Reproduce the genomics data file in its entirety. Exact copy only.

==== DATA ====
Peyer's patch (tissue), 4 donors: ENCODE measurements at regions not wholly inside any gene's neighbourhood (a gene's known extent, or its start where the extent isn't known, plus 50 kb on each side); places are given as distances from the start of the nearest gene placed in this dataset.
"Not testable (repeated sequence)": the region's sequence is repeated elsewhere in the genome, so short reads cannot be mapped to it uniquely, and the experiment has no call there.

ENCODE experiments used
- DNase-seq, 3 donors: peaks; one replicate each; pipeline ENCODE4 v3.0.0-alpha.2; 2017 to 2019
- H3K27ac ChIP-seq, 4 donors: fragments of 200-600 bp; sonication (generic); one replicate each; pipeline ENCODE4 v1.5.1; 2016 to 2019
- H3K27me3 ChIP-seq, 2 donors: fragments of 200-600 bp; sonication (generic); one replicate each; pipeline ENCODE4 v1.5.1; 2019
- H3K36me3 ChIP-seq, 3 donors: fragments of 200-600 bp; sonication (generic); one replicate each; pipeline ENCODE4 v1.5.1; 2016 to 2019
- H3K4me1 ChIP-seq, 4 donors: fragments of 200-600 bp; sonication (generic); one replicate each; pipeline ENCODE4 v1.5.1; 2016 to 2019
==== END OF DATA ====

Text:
Peyer's patch (tissue), 4 donors: ENCODE measurements at regions not wholly inside any gene's neighbourhood (a gene's known extent, or its start where the extent isn't known, plus 50 kb on each side); places are given as distances from the start of the nearest gene placed in this dataset.
"Not testable (repeated sequence)": the region's sequence is repeated elsewhere in the genome, so short reads cannot be mapped to it uniquely, and the experiment has no call there.

ENCODE experiments used
- DNase-seq, 3 donors: peaks; one replicate each; pipeline ENCODE4 v3.0.0-alpha.2; 2017 to 2019
- H3K27ac ChIP-seq, 4 donors: fragments of 200-600 bp; sonication (generic); one replicate each; pipeline ENCODE4 v1.5.1; 2016 to 2019
- H3K27me3 ChIP-seq, 2 donors: fragments of 200-600 bp; sonication (generic); one replicate each; pipeline ENCODE4 v1.5.1; 2019
- H3K36me3 ChIP-seq, 3 donors: fragments of 200-600 bp; sonication (generic); one replicate each; pipeline ENCODE4 v1.5.1; 2016 to 2019
- H3K4me1 ChIP-seq, 4 donors: fragments of 200-600 bp; sonication (generic); one replicate each; pipeline ENCODE4 v1.5.1; 2016 to 2019